By: Dena Skrbina of Nuance Enterprise
When we use apps like Dropbox, Gmail, YouTube or Facebook, we’re using a “cloud” service. Think of the cloud as giant clusters of computes in the sky where we store, do and share things using our smartphone, tablet or PC, no matter where we are.
The purpose of the cloud is to enable large groups of people or companies to do things that otherwise would be prohibitively expensive or technologically complex to do on our own. For example, it wouldn’t be practical for each one of us to design a system to search for, watch and share video. Instead, we all use the YouTube service – a cloud-based system that does that and a lot more. Businesses, government agencies and other organizations are flocking to the cloud philosophy for similar reasons; access to shared technologies and services that are too complex or expensive for them to develop on their own.
A prime example for business use of the cloud is “interactive voice response (IVR),” a complex computer system used for automating customer service calls. With IVR, incoming calls are answered by a computer instead of a human. IVRs ask callers questions to determine the reason for their call and provide answers by connecting to the same information systems that customer service agents use. For many callers, the IVR provides exactly what they need, such as the arrival time of an upcoming flight, without needing to wait on hold for a customer service agent.
Every conversation with an agent can cost a business $5-$12, Forrester Research says, while an IVR conversation costs only pennies. The extreme savings motivates companies to use IVR. But, when not done right, IVR can be infuriating for callers. We’ve all experienced IVRs that greet you with too many numbered menu choices, none of which exactly match the reason for your call. Sometimes we guess at which one of the choices might match, other times we press 0 and hope for an agent. We’ve all been stuck in circular IVR mazes with no way out, or had information spoken by a choppy robotic voice.
Doing it right – designing a system consumers want to use – requires considerable sophistication and investment for businesses. Most companies don’t have the budget or the expertise, but they see the value in providing great self-service to their callers. So, more and more they are relying on the cloud for their next-generation IVR. The cloud offers shared, sophisticated technologies, proven designs, and cost-effective delivery of the ideal IVR.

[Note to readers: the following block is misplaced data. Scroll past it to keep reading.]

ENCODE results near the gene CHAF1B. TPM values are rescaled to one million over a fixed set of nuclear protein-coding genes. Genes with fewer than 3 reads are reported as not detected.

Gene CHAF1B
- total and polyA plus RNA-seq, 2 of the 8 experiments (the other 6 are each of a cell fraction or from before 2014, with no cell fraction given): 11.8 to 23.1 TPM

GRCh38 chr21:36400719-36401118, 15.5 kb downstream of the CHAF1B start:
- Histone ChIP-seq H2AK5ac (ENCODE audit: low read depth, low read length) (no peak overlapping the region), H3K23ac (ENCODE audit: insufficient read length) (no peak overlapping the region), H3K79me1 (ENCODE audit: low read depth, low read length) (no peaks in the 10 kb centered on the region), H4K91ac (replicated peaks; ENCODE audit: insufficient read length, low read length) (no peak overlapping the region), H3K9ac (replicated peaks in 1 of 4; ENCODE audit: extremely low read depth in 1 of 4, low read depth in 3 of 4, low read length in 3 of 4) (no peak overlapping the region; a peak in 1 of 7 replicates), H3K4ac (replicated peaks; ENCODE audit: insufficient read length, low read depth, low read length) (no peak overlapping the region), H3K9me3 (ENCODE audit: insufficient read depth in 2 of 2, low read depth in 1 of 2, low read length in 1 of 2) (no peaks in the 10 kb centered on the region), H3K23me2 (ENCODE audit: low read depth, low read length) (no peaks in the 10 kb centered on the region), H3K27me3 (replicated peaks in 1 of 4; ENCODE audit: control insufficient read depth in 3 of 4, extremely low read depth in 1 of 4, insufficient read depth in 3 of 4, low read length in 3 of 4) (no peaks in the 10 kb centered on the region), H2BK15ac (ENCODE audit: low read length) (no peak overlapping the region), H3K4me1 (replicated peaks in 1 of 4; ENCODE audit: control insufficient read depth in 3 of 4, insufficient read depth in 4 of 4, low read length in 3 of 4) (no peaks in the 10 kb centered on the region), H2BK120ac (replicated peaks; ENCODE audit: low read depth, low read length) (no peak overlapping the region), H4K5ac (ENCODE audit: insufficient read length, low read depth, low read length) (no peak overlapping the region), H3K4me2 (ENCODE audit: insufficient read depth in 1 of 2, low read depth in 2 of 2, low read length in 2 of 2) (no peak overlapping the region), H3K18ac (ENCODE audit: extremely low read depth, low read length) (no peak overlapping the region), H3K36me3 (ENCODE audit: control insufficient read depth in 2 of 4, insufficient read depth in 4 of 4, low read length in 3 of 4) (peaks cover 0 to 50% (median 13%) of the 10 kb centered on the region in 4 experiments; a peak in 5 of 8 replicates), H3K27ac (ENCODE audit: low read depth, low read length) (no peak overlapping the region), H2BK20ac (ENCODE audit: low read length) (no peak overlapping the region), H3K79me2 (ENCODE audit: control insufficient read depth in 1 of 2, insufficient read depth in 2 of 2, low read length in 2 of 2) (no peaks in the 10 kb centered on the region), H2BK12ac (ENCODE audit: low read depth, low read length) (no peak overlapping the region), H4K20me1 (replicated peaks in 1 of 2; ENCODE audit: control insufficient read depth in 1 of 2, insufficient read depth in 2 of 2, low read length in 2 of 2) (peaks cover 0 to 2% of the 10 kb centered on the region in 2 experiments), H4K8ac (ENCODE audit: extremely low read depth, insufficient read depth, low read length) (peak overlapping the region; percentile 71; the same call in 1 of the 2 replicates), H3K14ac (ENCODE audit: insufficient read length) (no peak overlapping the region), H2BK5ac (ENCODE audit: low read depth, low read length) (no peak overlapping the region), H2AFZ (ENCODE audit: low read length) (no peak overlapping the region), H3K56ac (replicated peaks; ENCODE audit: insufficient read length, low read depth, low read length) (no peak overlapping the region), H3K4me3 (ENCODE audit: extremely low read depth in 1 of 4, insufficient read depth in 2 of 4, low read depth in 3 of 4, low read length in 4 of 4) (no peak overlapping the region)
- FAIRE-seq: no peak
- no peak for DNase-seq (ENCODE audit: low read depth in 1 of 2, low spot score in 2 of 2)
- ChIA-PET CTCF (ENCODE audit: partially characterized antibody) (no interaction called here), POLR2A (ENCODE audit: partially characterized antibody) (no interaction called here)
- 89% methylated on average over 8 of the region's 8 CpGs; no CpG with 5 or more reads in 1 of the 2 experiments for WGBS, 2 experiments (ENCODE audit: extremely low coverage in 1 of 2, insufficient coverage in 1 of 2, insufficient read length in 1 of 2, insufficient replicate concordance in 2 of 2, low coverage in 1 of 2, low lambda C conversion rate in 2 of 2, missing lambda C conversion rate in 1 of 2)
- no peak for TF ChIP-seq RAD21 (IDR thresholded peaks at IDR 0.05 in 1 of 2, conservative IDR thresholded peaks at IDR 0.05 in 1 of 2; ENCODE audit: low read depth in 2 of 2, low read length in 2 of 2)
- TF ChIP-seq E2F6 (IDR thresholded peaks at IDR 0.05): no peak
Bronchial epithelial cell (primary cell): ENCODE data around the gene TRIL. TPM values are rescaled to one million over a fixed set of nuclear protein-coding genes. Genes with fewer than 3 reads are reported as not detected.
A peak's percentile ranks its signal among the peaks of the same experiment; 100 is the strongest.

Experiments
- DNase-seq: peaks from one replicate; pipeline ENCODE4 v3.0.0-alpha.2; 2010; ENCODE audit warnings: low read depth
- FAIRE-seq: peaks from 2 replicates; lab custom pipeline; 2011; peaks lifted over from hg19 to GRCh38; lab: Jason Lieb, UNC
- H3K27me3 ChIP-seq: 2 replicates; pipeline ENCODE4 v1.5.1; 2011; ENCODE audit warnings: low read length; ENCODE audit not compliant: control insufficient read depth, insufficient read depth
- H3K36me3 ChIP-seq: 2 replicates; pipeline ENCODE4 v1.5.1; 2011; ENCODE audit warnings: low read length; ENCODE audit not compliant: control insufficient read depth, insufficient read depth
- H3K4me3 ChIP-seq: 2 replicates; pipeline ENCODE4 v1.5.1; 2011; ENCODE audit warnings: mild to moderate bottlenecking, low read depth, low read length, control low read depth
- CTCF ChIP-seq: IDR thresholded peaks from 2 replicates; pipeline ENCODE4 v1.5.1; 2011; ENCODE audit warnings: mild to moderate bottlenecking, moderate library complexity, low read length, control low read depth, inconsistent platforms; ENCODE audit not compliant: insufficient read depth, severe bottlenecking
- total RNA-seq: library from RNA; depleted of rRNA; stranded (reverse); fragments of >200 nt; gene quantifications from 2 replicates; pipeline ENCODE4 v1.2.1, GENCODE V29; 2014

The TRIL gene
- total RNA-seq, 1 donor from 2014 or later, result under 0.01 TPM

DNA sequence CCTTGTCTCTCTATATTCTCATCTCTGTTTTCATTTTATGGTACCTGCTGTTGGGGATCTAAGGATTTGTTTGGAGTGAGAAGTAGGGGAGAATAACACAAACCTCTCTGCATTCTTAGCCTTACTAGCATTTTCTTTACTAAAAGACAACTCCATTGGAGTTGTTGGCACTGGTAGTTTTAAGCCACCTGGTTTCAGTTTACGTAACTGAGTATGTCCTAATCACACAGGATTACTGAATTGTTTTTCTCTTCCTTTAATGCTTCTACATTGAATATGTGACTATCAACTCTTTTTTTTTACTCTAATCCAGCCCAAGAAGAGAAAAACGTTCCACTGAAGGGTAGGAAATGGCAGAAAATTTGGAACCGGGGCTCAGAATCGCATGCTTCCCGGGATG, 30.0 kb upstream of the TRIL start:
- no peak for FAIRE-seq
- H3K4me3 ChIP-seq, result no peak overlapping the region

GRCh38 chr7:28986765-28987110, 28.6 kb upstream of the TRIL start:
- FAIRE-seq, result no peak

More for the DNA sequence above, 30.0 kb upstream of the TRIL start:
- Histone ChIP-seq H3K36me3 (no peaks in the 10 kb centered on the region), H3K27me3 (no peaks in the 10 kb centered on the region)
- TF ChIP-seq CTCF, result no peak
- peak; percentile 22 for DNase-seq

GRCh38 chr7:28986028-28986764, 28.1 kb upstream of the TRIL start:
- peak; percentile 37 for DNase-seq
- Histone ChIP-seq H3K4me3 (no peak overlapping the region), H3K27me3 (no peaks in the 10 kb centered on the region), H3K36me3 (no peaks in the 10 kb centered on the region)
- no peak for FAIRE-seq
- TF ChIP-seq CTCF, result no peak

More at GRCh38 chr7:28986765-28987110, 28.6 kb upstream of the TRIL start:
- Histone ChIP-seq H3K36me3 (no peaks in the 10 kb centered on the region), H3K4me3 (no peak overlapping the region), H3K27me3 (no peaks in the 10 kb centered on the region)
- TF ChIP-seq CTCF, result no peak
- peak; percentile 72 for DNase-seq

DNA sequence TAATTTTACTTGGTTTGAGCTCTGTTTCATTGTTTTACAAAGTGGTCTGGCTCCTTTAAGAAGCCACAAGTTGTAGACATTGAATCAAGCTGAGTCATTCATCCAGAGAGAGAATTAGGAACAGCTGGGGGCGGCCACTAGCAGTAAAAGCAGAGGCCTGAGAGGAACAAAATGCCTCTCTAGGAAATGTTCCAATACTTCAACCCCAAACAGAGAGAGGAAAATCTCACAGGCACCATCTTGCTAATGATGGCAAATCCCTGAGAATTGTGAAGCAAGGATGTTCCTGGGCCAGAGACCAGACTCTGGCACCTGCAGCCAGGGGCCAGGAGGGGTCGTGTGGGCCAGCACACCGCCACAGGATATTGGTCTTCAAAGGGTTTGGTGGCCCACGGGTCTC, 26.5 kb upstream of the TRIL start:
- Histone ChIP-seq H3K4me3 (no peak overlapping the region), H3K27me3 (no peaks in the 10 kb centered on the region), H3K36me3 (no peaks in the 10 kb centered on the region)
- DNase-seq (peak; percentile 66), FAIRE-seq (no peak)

The ideal IVR experience makes it easier for us to get answers ourselves, which many of us prefer over talking with an agent. Popular applications such as Siri and Dragon Go! are getting us accustomed to asking a device – rather than a person – for information like driving directions and the weather. The same advanced speech-recognition that drives those apps is available in the cloud too, and savvy businesses are adding it to their IVRs so that we callers can get information about a transaction just as easily as we get the weather from Siri. The cloud makes it easy and cost effective to add cutting-edge technologies.
As consumers, our ideal IVR lets us express our request in our own words and simply asks, “How can I help you?” rather than providing a long list of touchtone menus. It uses speech recognition to understand what we need and skips the industry jargon. If we say “I have a question about a new charge on my bill,” the ideal IVR knows that we’re asking about a line item on our billing statement and will tell us about the item.
One of the next advancements in voice technology is “voice biometrics,” where companies are using our voiceprints to help ensure each caller is who he says he is. And, instead of having to remember multiple forms of passwords, voice biometrics technology quietly listens in the background to verify our identity – and will protect us against fraudsters.
Cloud-based IVR delivers better self-service for consumers at a fraction of the cost to businesses. The ideal IVR understands what callers need and gets it to us fast. The IVR cloud holds the future for great self-service—a future that will finally free consumers from the IVR abyss.